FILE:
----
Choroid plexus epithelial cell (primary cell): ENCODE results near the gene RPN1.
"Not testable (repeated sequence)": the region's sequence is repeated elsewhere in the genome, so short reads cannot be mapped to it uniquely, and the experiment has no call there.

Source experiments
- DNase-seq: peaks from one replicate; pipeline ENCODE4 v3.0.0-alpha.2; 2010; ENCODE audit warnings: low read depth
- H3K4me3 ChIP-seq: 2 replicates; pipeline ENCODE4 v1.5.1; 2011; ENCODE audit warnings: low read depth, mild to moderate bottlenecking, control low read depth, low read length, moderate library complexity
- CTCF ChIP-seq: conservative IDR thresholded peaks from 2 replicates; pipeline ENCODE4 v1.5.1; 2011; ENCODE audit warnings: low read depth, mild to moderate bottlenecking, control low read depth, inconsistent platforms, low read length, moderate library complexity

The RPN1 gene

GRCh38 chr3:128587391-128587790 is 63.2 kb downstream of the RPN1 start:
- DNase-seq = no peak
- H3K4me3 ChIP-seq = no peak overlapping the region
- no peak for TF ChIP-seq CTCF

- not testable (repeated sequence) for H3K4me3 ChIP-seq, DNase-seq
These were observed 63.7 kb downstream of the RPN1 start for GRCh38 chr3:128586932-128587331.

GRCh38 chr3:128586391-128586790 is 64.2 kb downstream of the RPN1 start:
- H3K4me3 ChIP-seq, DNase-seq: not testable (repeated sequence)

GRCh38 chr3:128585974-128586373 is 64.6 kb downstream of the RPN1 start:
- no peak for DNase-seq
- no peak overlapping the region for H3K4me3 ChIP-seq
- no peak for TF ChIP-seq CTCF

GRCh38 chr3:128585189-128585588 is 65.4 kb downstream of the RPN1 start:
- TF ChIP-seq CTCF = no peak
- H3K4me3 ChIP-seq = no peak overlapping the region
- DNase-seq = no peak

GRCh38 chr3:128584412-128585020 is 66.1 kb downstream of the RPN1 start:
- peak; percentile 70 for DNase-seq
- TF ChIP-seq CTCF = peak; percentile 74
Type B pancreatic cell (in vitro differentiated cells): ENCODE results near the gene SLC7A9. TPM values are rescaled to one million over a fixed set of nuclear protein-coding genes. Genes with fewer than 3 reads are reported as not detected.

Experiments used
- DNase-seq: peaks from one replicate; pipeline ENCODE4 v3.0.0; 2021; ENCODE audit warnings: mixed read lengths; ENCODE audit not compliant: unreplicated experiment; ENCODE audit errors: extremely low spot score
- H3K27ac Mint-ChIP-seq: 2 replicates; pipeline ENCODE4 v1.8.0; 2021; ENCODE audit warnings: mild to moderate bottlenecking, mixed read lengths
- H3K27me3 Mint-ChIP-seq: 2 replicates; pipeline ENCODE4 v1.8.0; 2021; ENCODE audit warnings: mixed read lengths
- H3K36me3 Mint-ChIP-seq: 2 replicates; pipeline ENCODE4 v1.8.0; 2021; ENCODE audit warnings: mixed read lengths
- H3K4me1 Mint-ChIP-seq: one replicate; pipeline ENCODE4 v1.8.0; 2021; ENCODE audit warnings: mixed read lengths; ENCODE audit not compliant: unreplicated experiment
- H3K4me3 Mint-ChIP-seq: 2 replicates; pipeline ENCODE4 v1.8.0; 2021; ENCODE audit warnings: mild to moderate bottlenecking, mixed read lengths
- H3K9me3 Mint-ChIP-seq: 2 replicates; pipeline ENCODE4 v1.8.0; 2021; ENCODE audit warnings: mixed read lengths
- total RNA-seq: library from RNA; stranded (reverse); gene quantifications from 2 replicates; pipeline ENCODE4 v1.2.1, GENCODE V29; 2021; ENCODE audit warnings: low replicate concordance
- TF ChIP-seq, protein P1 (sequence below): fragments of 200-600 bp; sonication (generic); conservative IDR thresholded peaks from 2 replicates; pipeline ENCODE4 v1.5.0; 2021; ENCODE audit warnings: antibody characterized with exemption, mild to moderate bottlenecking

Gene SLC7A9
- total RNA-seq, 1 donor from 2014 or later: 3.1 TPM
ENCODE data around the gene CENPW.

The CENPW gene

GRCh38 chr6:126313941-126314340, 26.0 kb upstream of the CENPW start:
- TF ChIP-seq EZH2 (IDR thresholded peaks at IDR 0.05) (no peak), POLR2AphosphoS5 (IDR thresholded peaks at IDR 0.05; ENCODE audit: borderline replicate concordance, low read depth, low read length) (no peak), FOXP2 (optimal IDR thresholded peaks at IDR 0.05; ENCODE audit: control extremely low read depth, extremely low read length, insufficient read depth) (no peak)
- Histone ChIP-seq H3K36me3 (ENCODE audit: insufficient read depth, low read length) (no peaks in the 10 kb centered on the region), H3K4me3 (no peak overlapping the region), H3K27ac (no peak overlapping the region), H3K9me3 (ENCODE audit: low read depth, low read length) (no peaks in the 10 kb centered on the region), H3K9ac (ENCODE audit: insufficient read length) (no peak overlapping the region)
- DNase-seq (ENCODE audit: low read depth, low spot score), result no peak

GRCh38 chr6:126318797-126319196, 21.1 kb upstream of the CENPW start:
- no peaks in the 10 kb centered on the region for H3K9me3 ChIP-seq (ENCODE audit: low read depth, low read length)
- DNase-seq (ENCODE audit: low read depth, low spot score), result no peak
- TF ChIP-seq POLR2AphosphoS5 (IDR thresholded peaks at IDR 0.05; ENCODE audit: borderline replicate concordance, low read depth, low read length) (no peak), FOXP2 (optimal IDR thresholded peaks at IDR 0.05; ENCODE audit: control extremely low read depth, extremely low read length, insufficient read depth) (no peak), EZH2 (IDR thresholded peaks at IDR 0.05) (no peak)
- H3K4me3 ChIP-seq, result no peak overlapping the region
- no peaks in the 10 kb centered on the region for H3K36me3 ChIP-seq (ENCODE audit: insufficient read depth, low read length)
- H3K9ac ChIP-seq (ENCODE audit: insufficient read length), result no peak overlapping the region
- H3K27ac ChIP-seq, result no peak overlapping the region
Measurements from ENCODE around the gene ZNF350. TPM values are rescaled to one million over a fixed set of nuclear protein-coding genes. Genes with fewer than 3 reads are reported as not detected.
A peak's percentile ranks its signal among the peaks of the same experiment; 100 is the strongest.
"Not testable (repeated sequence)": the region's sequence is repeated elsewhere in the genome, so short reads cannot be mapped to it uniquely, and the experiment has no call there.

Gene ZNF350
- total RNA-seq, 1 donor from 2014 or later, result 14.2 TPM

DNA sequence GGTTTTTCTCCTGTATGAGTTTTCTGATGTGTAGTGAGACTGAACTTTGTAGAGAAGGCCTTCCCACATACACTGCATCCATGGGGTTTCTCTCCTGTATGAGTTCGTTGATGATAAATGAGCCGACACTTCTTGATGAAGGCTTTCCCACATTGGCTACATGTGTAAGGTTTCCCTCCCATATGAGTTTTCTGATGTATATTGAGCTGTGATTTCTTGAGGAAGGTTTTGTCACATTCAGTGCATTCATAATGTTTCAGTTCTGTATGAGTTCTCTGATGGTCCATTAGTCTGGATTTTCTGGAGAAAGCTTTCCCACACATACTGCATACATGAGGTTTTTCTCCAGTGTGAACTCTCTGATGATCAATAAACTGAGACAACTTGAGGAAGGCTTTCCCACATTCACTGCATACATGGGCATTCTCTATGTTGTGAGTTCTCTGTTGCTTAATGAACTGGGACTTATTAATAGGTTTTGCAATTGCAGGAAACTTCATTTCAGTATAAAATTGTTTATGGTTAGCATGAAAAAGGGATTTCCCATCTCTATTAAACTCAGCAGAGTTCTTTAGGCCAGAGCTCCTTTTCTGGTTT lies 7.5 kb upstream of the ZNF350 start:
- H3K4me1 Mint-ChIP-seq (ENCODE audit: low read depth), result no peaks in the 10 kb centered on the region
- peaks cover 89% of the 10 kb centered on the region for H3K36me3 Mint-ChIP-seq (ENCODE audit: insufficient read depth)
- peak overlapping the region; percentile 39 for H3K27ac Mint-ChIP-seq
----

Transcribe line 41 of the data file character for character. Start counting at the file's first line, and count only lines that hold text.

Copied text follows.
The CENPW gene